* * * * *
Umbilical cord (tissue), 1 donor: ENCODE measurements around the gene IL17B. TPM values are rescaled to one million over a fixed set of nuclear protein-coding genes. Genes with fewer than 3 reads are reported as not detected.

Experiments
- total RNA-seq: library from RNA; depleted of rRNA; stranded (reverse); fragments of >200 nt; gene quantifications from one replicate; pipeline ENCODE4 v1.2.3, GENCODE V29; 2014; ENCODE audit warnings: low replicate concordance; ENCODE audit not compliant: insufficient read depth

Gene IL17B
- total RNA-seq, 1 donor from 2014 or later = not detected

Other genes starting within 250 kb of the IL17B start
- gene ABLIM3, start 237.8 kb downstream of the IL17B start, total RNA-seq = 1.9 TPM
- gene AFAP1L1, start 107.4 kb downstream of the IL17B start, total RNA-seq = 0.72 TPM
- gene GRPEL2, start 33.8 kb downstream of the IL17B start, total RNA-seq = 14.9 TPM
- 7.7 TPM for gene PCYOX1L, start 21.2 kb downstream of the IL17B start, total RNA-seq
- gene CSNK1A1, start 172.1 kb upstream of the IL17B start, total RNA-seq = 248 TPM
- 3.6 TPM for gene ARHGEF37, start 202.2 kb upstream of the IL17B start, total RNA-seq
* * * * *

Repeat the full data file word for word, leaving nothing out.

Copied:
Umbilical cord (tissue), 1 donor: ENCODE measurements around the gene IL17B. TPM values are rescaled to one million over a fixed set of nuclear protein-coding genes. Genes with fewer than 3 reads are reported as not detected.

Experiments
- total RNA-seq: library from RNA; depleted of rRNA; stranded (reverse); fragments of >200 nt; gene quantifications from one replicate; pipeline ENCODE4 v1.2.3, GENCODE V29; 2014; ENCODE audit warnings: low replicate concordance; ENCODE audit not compliant: insufficient read depth

Gene IL17B
- total RNA-seq, 1 donor from 2014 or later = not detected

Other genes starting within 250 kb of the IL17B start
- gene ABLIM3, start 237.8 kb downstream of the IL17B start, total RNA-seq = 1.9 TPM
- gene AFAP1L1, start 107.4 kb downstream of the IL17B start, total RNA-seq = 0.72 TPM
- gene GRPEL2, start 33.8 kb downstream of the IL17B start, total RNA-seq = 14.9 TPM
- 7.7 TPM for gene PCYOX1L, start 21.2 kb downstream of the IL17B start, total RNA-seq
- gene CSNK1A1, start 172.1 kb upstream of the IL17B start, total RNA-seq = 248 TPM
- 3.6 TPM for gene ARHGEF37, start 202.2 kb upstream of the IL17B start, total RNA-seq